While you can charge your DualSense controller with the USB-C cable that comes with your PS5, a more elegant solution is the DualSense Charging Station. It can store and charge two controllers simultaneously. In that way, you can always have a second controller ready to go if the one you're currently using runs out of battery. It will also free up the USB ports on your PS5 for other accessories.
Unless you spent very little time on the internet this year, it’s safe to say it was impossible to avoid the conversation around Elden Ring. After putting about 100 hours into FromSoftware’s latest, I can safely say the praise is warranted. Like a lot of other people, I was tired of Western-style open-world games and their endless checklists by the time I got around to playing Elden Ring, but its take on the genre was anything but tired. As I stumbled my way through the game’s dark caves, ruined cathedrals and enchanted forests, I felt like there was a discovery waiting for me across every hill and river. That’s a feeling I haven’t had since I was a kid playing through the Ocarina of Time and Majora’s Mask.
If that’s not enough to convince you to try Elden Ring, know that the game’s maximalist approach makes it the most approachable FromSoftware release to date. Whenever you’re stuck on a boss, you can go elsewhere to level your character and master the game’s punishing combat.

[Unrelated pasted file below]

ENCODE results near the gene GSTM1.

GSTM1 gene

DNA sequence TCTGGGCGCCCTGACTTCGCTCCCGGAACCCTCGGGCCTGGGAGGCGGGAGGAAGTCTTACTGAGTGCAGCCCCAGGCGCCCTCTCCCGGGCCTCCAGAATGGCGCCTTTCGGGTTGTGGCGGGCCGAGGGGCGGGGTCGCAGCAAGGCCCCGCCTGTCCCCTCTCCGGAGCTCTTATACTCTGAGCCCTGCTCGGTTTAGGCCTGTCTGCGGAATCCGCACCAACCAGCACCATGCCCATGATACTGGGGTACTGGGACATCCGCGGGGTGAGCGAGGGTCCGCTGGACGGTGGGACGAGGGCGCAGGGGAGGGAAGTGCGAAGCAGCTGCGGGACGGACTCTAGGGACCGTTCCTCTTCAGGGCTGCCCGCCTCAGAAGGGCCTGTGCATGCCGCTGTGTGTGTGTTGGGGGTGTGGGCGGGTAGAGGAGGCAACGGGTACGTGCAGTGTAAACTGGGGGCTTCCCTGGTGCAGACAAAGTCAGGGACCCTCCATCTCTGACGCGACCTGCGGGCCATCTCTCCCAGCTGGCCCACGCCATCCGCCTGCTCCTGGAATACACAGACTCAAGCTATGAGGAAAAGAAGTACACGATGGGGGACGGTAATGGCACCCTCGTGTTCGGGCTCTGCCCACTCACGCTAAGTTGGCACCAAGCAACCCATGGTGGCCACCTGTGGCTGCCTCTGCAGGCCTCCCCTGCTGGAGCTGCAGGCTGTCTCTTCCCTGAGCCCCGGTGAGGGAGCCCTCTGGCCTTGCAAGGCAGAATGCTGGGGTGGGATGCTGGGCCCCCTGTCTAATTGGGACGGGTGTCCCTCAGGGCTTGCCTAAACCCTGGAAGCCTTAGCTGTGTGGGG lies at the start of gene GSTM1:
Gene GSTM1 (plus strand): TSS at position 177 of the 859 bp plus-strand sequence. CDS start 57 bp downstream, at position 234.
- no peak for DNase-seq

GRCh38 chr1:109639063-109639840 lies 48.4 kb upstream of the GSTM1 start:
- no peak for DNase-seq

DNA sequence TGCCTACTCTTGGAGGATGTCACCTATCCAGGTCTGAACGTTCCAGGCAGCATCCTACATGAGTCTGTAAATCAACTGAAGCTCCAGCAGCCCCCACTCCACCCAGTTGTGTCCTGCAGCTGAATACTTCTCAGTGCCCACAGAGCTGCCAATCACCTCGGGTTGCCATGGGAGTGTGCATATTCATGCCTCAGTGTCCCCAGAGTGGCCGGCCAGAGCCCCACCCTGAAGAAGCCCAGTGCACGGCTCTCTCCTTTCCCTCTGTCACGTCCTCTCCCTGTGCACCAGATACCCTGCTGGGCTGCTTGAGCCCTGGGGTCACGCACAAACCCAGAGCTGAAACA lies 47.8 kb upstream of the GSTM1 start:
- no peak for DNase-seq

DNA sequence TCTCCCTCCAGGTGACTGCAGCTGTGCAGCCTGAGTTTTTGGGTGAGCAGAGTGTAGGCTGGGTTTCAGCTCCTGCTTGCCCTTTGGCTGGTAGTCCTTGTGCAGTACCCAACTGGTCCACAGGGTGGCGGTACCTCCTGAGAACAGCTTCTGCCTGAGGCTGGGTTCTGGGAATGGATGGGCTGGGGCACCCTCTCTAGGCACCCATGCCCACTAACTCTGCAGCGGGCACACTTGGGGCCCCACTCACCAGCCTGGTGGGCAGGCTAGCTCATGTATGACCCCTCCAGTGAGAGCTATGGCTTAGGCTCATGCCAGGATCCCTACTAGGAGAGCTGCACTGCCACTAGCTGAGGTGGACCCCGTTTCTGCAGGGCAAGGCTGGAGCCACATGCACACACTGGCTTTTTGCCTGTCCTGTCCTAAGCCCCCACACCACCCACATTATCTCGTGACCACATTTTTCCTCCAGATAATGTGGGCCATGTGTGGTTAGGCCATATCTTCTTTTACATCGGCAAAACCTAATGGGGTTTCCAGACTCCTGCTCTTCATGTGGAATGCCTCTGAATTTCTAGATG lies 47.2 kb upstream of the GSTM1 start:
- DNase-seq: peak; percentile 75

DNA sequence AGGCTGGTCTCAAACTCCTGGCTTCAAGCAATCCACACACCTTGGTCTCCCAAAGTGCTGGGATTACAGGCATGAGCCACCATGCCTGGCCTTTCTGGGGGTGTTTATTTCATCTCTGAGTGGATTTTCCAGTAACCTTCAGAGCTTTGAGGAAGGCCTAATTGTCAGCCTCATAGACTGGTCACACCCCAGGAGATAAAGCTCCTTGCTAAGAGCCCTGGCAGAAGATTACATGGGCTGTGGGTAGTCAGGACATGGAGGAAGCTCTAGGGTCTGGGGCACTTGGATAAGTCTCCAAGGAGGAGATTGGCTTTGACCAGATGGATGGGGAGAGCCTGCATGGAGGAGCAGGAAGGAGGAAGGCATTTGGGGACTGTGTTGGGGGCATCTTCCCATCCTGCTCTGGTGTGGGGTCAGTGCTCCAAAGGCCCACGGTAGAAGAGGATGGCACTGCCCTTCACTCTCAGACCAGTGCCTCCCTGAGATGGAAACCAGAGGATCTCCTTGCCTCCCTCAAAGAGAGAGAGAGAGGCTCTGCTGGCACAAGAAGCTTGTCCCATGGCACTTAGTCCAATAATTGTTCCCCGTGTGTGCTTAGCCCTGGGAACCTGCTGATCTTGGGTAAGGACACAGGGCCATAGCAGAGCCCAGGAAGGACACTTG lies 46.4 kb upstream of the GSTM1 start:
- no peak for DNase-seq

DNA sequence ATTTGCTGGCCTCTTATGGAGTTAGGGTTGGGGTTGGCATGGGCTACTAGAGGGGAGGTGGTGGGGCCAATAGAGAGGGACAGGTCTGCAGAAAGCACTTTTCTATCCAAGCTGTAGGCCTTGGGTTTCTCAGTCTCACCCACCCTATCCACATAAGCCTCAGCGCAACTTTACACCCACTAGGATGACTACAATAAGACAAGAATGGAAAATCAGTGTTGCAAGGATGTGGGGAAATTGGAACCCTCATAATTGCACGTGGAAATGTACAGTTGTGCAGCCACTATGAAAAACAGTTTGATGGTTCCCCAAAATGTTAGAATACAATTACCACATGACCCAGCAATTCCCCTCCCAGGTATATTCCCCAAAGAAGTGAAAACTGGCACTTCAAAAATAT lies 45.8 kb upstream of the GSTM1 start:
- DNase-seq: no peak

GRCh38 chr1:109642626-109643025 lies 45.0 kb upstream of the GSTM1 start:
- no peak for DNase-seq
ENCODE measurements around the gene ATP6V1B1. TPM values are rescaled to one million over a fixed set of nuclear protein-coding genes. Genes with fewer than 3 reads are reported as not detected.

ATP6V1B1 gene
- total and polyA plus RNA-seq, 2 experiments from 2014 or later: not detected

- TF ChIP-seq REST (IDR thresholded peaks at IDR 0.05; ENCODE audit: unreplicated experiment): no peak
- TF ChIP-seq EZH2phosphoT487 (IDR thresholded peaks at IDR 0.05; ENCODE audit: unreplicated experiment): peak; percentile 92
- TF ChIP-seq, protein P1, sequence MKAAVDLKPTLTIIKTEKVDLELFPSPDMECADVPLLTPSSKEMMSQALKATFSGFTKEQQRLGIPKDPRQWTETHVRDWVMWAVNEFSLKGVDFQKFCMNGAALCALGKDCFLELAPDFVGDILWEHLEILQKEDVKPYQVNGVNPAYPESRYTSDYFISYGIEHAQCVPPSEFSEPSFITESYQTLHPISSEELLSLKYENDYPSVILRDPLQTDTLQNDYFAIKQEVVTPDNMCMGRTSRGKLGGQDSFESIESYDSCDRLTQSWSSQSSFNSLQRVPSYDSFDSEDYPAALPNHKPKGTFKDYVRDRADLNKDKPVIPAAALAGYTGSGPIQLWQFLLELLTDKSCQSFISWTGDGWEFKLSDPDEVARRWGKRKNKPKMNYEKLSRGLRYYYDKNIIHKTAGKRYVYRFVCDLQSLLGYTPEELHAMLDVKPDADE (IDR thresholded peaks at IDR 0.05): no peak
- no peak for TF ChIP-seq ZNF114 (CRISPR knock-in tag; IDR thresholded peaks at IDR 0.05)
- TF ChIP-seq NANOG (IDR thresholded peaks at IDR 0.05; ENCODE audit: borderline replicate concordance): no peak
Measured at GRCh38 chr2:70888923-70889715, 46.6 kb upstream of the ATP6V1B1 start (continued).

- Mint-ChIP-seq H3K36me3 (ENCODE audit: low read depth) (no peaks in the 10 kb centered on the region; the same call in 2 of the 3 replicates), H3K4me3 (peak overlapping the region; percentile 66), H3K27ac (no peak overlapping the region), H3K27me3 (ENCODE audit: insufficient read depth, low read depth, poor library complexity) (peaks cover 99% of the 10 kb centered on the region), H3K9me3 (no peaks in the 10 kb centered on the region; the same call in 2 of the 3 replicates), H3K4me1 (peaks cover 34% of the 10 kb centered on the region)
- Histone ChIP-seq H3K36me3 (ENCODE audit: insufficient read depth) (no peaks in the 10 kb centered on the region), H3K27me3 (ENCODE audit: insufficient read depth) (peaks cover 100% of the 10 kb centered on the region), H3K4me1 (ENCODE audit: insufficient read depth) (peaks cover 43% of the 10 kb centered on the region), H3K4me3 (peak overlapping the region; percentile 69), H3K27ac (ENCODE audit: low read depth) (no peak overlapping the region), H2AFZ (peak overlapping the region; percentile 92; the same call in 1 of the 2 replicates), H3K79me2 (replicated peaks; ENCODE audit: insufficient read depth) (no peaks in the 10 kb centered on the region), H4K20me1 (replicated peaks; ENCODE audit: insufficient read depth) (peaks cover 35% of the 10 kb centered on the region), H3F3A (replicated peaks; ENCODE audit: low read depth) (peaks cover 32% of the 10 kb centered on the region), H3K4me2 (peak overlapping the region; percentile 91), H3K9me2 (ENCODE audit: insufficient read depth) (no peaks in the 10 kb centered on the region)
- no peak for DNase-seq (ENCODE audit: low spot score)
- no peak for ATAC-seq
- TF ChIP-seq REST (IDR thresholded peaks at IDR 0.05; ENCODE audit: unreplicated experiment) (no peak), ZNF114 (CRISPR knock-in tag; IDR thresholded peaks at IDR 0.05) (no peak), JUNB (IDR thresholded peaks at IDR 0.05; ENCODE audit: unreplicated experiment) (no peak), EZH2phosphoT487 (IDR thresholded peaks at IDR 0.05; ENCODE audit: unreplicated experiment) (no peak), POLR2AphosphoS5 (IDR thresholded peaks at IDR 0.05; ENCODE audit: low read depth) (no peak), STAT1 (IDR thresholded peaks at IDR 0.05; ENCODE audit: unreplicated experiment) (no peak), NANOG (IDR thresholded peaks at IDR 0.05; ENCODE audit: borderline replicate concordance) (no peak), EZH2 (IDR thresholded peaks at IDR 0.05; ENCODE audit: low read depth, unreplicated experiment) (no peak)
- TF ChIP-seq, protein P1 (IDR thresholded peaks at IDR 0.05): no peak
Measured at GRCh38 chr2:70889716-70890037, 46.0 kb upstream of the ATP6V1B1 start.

God of War Ragnarök
Did you think Sony’s latest exclusive would be absent from this list? God of War Ragnarök can sometimes suffer from pacing issues and overly chatty NPCs, but there’s no denying that Santa Monica Studio has crafted another heartfelt chapter in the story of Kratos and Atreus. The PS5 is also the best place to play Ragnarök. On Sony’s latest console, the game ships with two rendering modes and support for variable and high frame rates. Provided you own a relatively recent TV, those features make it possible to play the action RPG at up to 90 frames per second in some situations. That’s a level of technical proficiency we haven’t seen in a lot of AAA console games.
With a title that evokes the end of all things, you might think Death's Door is a bleak game. But that couldn't be further from the truth. Buoyed by a beautiful soundtrack and art style, it's one of the most thoughtful and pleasant indies I've played recently. Developer Acid Nerve's tribute to The Legend of Zelda and Dark Souls is a must-play for those who love to lose themselves in a world of mystery and intrigue.
Ghosts of Tsushima Directors Cut
You've played games like Ghost of Tsushima before. It borrows from the familiar open-world formula popularized by Assassin's Creed and other Ubisoft titles. But that's not a knock against it. Far from it, Sucker Punch's latest is so easy to recommend because it executes the open-world concept flawlessly. The studio has created a beautiful playground steeped in Feudal Japanese culture, myth and history for players to explore, with something interesting to find beyond every ridge. Combat is also a highlight, allowing you to play either as honorable samurai, terrifying assassin or a mixture of both. And once you have finished Tsushima's touching single-player story, there's the excellent Legends multiplayer mode to keep you busy for the long haul.
If you pick up only one game from this list, make it Hades. It is as close to a perfectly executed game as you'll find. Everything from the art style, music, story and gameplay mechanics coalesces into one of the most memorable experiences in recent memory. Even if you're not a fan of roguelike games, don't worry: Hades is so successful because even when you die, it never feels like you've wasted your time.